This marks the coming together of refined naturalistic works of the imperial Mughal court,subtly coloured paintings of the Deccani sultanates and vibrant frames of the Rajput kingdoms that flourished during the Mughal period. With it,National Museum Cardiff at Wales,the UK,has brought together a selection from prominent British artist Howard Hodgkins collection of Indian paintings. These pictures have been chosen because they were beautiful,because they touched my emotions,and not for any scholarly purposes. It is a collection made by an artist, says the Turner Prize-winner,who reportedly decided he wanted to collect art at the age of 14.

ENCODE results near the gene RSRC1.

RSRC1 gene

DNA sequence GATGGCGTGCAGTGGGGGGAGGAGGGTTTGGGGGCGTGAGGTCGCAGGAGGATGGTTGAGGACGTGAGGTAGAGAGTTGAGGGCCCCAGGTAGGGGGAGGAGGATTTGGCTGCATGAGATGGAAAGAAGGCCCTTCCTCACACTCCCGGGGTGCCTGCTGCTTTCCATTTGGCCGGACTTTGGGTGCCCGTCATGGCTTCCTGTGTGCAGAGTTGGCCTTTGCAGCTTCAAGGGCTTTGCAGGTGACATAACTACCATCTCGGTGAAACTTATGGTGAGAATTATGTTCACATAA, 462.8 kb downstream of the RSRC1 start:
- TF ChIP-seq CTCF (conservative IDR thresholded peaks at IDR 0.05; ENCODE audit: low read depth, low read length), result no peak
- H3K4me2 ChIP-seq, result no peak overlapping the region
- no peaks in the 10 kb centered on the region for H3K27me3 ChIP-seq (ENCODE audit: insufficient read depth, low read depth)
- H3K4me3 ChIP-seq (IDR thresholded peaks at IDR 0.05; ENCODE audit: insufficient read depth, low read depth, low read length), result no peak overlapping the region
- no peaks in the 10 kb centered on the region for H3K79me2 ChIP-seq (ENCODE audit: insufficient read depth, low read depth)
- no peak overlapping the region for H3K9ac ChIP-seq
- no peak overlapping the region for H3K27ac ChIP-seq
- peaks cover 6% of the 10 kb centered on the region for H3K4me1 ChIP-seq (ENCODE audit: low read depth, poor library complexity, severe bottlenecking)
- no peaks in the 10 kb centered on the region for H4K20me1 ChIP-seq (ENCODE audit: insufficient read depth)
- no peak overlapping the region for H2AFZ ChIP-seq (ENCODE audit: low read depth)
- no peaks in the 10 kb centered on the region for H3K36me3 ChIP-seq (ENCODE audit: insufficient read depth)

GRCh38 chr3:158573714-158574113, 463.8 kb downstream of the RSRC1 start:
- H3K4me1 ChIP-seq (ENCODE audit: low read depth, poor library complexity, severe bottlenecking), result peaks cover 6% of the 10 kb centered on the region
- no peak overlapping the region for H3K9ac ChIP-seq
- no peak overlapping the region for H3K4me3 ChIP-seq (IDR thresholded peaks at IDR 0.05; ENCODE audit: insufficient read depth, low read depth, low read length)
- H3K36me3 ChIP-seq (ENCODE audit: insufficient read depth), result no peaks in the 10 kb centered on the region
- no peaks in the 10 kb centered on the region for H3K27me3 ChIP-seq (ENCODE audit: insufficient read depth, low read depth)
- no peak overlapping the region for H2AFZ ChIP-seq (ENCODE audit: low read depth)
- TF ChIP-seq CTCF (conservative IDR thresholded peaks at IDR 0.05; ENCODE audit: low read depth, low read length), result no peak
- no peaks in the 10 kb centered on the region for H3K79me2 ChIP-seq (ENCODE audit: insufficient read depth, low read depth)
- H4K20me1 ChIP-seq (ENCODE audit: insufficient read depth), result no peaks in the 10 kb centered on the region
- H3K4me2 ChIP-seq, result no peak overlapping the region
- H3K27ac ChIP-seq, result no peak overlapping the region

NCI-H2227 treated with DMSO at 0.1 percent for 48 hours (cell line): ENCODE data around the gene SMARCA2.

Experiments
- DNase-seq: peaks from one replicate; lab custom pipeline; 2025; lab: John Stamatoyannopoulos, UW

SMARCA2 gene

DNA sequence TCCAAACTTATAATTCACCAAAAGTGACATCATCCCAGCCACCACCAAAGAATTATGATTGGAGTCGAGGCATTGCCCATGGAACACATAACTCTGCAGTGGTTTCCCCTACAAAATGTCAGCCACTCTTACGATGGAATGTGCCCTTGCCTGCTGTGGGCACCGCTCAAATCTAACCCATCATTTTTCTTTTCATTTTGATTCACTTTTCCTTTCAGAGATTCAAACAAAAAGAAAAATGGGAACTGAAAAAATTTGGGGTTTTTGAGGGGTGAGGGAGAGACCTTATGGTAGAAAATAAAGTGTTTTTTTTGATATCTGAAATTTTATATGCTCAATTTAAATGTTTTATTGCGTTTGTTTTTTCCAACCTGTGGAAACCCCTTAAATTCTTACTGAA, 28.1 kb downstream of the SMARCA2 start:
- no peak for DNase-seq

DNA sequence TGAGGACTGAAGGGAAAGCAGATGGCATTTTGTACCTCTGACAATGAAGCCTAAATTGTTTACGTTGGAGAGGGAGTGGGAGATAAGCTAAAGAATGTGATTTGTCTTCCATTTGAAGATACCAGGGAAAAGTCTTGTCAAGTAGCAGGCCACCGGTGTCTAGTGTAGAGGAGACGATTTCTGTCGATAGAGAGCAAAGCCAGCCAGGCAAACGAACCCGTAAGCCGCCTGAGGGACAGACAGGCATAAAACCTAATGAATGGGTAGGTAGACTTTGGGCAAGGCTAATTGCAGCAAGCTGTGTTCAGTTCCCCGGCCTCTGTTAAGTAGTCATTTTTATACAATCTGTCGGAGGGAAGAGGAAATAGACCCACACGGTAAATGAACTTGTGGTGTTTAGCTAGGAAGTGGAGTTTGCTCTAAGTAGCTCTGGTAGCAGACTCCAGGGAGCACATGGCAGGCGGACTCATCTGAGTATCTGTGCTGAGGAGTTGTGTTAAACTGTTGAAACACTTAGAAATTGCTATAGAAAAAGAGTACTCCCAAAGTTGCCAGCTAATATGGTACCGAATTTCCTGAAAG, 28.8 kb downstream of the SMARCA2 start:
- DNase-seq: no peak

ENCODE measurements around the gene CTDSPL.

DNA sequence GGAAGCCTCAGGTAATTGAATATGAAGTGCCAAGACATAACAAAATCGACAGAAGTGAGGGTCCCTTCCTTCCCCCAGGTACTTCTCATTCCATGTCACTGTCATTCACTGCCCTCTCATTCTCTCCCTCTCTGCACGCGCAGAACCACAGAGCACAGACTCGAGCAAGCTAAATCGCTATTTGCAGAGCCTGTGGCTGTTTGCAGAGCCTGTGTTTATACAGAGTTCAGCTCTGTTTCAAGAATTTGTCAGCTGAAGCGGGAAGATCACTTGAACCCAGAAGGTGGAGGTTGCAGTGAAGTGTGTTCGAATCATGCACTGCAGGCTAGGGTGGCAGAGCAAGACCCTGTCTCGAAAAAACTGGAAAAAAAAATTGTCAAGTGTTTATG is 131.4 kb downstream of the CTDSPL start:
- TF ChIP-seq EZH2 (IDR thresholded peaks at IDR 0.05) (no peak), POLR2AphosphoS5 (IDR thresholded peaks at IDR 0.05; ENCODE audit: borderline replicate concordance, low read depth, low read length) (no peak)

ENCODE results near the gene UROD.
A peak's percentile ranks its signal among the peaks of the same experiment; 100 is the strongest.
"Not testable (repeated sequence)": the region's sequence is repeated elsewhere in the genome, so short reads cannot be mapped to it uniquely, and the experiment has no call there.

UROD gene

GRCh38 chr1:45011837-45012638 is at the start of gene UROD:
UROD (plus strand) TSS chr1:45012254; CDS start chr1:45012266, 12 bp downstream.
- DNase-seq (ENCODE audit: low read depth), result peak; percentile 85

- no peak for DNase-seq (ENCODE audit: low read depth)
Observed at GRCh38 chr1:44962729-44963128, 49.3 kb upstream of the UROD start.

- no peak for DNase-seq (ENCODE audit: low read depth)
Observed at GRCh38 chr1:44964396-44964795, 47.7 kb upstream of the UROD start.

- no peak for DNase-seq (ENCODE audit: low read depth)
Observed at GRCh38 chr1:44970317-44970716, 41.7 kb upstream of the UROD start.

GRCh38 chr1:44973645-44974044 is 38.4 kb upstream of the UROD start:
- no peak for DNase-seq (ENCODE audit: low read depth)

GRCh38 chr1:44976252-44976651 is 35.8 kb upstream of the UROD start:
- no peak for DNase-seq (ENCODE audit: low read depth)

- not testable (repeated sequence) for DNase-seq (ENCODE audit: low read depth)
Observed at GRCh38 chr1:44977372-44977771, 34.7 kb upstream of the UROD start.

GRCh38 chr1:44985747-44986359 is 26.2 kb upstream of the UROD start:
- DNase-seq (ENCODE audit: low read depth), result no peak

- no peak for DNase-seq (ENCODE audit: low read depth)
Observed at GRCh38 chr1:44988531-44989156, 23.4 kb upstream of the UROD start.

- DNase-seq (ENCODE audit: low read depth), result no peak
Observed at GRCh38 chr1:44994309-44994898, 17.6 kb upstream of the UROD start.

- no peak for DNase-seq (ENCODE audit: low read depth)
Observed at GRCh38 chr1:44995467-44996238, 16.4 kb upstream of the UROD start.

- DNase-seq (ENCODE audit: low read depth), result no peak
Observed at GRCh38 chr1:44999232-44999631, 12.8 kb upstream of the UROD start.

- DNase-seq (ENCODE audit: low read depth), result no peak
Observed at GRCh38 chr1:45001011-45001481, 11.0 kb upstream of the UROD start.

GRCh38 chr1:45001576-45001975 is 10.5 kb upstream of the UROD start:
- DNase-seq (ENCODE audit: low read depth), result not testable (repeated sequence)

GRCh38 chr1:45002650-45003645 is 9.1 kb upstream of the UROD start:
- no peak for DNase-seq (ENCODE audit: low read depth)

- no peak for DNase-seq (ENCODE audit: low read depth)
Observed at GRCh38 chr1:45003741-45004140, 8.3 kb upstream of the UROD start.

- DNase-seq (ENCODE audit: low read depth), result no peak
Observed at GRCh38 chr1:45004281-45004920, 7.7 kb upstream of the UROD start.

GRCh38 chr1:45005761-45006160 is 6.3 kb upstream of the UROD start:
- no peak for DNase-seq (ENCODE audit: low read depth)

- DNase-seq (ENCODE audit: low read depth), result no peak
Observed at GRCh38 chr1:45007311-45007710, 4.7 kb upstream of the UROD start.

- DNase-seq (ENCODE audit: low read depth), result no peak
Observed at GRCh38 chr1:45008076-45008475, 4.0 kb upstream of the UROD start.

Acquired during Hodgkins visits to India in the last 50 years,the collection includes royal portraits,scenes of court life,hunting scenes and elephant portraits,among others. If the 1660 gouache with gold on paper,Sultan Ali Adil Shah hunting a tiger,has the king in gold robe drawing his bow to hunt for the rather feeble tiger at bay,the 1770 work Maharaja Dhiraj Singh of Raghugarh riding,has a powerful figure on a stallion holding his sword at his shoulder. While the exhibition Visions of Mughal India: The Collection of Howard Hodgkin has travelled to other venues before,an addition at Cardiff is a pair of cloth hangings,designed as temple hangings. These depict four young maidens dancing.